Lest readers forget to observe (actual) holidays like Worm Day (March 15) or Yell ‘Fudge!’ at the Cobras in North America Day (June 2), Lewis offers a lyrical reminder, with several of the special occasions crashed by a squadron of rats. In honor of Pink Flamingo Day (May 29), Lewis fashions a concrete poem: “A Flamingo is a long cooooooooool drink of something pink,” and for International Cephalopod Awareness Day, a scuba-diving rat with a toilet plunger greets a doe-eyed octopus: “I wish I was an octopus/ In inky-dinky weather./ Then you and I could octopush/ Our suction cups together.” Raff’s loose washes with ink details exude personality and humor (a skunk’s photo shoot has her posing next to a bottle of “Eau de Eeeew!”) in this gleefully silly crowd-pleaser. Ages 5–8. (Mar.)
Raff’s loose washes with ink details exude personality and humor...in this gleefully silly crowd-pleaser.
Funny from start to finish, these superbly crafted poems and inventive illustrations celebrate the extraordinary, odd, and seldom heard of holidays that the elementary-school crowd will love. Raff’s intelligent artwork adds to the lighthearted play with many surprises...The entire book is such fun that children will will want to shout, “It’s J. Patrick Lewis Day!”
—School Library Journal
Those who annually circle “Cow Appreciation Day” or “Ohio Sheep Day” on their calendars will welcome this literary recognition, but even those who don’t keep “Bulldogs Are Beautiful Day” holy will enjoy the poems as witty nonsense. Highly amusing anthropomorphized creatures rendered in ink lines and washes celebrate on white single- or double-page spreads, and sometimes there are pretty practical curriculum connections, such as “Limerick Day” (May 12) and “International Cephalopod Awareness Day” (October 8). Happy reading and a happy “Yell ‘Fudge!’ at the Cobras in North America Day” to all!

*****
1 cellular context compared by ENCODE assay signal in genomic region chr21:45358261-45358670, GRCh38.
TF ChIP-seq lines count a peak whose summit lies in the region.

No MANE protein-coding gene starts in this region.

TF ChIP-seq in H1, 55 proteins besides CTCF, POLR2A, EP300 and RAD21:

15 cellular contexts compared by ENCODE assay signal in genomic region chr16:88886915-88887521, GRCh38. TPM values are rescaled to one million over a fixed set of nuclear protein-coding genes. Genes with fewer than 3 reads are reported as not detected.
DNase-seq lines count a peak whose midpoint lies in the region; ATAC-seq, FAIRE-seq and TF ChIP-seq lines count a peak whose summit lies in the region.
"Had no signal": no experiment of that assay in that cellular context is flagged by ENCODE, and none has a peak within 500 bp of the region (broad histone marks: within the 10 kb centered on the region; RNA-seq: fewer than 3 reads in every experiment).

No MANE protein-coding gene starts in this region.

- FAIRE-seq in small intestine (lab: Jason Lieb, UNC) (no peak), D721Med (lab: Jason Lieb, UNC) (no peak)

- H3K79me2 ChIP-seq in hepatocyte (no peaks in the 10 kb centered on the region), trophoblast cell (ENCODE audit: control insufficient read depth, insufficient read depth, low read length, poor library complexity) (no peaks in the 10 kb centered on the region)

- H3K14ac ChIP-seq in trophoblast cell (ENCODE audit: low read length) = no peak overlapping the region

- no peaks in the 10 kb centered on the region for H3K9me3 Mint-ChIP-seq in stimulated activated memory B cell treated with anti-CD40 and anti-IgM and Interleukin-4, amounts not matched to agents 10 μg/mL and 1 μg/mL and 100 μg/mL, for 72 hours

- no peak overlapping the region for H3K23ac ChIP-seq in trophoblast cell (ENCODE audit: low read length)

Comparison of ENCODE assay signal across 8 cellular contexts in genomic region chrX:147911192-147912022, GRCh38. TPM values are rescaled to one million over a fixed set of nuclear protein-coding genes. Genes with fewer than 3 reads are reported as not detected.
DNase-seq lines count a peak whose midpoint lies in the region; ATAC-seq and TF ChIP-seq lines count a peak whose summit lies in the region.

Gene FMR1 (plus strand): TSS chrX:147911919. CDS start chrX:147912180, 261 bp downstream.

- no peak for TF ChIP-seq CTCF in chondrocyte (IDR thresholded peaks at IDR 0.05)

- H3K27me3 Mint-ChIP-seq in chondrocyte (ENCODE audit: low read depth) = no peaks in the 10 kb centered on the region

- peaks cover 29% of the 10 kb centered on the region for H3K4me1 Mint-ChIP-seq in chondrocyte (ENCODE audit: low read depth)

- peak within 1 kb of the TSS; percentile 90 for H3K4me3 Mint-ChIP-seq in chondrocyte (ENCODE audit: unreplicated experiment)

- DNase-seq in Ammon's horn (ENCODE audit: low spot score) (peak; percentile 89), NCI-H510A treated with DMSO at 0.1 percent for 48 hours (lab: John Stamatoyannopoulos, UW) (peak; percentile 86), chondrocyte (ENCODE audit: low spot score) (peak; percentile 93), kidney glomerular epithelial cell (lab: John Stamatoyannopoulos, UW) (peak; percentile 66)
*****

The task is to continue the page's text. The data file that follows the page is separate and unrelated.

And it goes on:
The poems are lots of fun to read aloud, with twists and turns, rhyme and rhythm, and form variations from couplets, to concrete, to verse and limerick with inner rhymes and invented words. Lewis’ poems are delightful...
—Library Media Connection
The Children’s Poet Laureate takes a tongue-in-cheek look at some of the weird and wacky holidays that never quite make it onto commercially printed calendars.
Obscure but entertaining holidays get their own poem, each one funny, playful, and even instructive...Raff’s ink washes and drawings feature animals with lots of personality.
—The Horn Book
Unofficial as the holidays may be, they’ll provide plenty of curricular occasions and some goofy reading aloud, and kids may leap on the notion of creating and celebrating their own invented holidays.
—Bulletin of the Center for Children's Books
With its fun, puns, whimsical animal watercolors and general goofiness, this hilarious work recalls Shel Silverstein.
—New York Post
These 26 selections ... will tickle the funny bones of even those who are poem-phobic. Coupling the words of Children’s Poet Laureate J. Patrick Lewis with the loosely composed cartoons of Anna Raff ramps up the fun. Everywhere you look, there’s one more raffish rat doing nonsensical (and occasionally naughty) things.